The Israeli press reported on Monday that Ariel Sharon made the approach to The Jewish Agency, which is committed to assuring the future of the Jewish citizens of Israel.
But Palestinian residents of the areas, which are known in Arabic as al-Naqab and al-Jalil, fear the move will come at their expense.
Land confiscation and forced resident evacuation orders have already been issued to two of al-Naqab's villages, Um al-Hiran and al-Sadir, in order to make room for a new Jewish settlement there.
Last Monday, Israeli forces, who were in the process of carrying out the order, clashed with Palestinian demonstrators, injuring several people in the process.
Arab Knesset member and resident of al-Naqab Talab El-Sana intervened and was able to prevent the land confiscation temporarily.
"The Israeli government takes advantage of every opportunity it gets to continue tightening the noose around the Arab communities in Israel by destroying their villages, confiscating their lands and transferring them out," said El-Sana in an interview with Aljazeera.net.
"The Israeli government takes advantage of every opportunity its gets to continue tightening the noose around the Arab communities in Israel
by destroying their villages, confiscating their lands and transferring them out"
Arab Knesset member
"In a time of war it transfers Palestinians from the Naqab with the excuse that these are 'military lands'. And during times of peace, it does the same with the excuse that they need the lands for public works projects and the like. These attacks targets what is left of the Arab lands of 1948."
The head of the Regional Council of Unrecognised Villages in the Naqab, Husayn al-Rafaya, was briefly detained during the confrontation.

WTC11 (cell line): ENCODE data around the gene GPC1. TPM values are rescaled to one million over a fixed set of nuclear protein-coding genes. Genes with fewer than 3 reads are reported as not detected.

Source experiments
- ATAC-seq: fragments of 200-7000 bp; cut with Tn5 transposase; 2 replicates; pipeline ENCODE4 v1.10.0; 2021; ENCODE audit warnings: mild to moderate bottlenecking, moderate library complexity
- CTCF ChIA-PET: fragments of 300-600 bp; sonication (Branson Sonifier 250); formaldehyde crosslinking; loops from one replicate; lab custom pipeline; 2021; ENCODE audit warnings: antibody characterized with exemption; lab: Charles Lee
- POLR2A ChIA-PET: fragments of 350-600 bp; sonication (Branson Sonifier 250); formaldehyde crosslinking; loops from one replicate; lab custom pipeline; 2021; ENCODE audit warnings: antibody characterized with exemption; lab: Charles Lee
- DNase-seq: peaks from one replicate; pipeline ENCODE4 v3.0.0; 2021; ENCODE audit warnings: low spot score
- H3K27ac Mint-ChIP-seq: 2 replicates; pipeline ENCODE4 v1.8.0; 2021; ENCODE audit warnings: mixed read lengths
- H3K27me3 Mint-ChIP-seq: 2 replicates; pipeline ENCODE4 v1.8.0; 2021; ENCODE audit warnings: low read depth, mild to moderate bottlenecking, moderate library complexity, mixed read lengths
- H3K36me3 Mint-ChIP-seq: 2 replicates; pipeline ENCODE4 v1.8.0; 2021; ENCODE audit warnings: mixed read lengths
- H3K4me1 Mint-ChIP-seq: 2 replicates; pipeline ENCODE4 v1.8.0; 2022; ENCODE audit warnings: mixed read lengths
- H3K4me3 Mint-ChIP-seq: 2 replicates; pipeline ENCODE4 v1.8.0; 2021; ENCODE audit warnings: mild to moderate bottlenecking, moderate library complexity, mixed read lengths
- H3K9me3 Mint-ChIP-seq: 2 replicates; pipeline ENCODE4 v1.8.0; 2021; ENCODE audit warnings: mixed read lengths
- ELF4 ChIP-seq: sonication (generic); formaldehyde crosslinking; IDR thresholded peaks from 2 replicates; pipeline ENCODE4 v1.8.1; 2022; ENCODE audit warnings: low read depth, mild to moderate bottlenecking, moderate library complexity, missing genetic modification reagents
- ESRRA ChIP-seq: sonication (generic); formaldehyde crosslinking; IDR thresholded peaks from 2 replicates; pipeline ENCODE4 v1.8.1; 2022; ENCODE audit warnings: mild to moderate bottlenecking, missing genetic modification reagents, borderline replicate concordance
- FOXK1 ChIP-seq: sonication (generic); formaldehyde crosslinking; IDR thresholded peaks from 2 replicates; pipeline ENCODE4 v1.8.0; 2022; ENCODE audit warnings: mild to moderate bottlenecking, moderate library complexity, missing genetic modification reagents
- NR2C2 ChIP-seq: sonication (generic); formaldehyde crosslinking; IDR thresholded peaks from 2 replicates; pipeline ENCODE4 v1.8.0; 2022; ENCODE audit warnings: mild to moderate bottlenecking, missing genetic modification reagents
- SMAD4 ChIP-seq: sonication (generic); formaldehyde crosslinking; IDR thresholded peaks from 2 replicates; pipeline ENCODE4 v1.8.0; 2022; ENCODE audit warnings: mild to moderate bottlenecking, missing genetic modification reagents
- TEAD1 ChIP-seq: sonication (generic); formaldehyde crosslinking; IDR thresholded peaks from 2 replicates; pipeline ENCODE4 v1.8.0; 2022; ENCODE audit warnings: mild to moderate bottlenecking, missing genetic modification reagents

Al-Rafaya says the Arab-Israel peace processes have come come at the expense of the Arab residents in the south.
Following the the implementation of the Camp David Accords between Egypt and Israel in the early 1980s, for example, more than 8000 sq km of land in the Bhaira region in the Naqab were confiscated, and its residents forcibly evacuated.
Ariel Sharon is the architect of
Israel's settlement programme
The lands were used to relocate Israeli military airports from the formerly occupied Sinai Peninsula.
Al-Rafaya fears that a similar fate awaits them following the planned Israeli pullout from the Gaza Strip.
"We are afraid. I see that Sharon wants to take advantage of this situation and forcibly transfer the people of the south from their lands, and today he has a wonderful opportunity to do this, to take the settlers and move them in our lands in the south," he said.
Ninety-eight per cent of the Palestinian lands in the Naqab have been confiscated by Israeli forces since 1948.
Al-Rafaya says the Israeli settlement building policy is such that there need not necessarily be people living in the illegal colonies, so long as settlements are being built.
"Let's not forget, Israel owns vast amounts of land taken from
Palestinians in the Naqab since 1948. They can build settlements there, but they choose not to. Instead, they come and put them on Arab lands so they transfer the people out."
Murad al-Sana, a lawyer with Adaleh, the Legal Centre for Arab Minority Rights in Israel, voiced similar concerns.
"What we are afraid of is that Sharon will destroy the 45 remaining villages there and transfer their residents elsewhere so they can bring in settlers from Gaza and elsewhere," he said.
"Despite all the state's declarations to the contrary, it still
discriminates very clearly against the Arab citizens who make up more than 20% of the population, especially those in the Naqab, and denies them the most basic human right - the right to shelter"
"Despite all the state's declarations to the contrary, it still discriminates very clearly against the Arab citizens who make up more than 20% of the population, especially those in the Naqab, and denies them the most basic human right - the right to shelter."
There are more than 70,000 Palestinian Arabs living in sites not recognised by Israel as residential communities, according to the 1956 Israeli Planning and Construction Law.
Thousands of homes in these areas are subject to demolition and confiscation following a recommendation from the Israeli Markovitch Commission in 1987.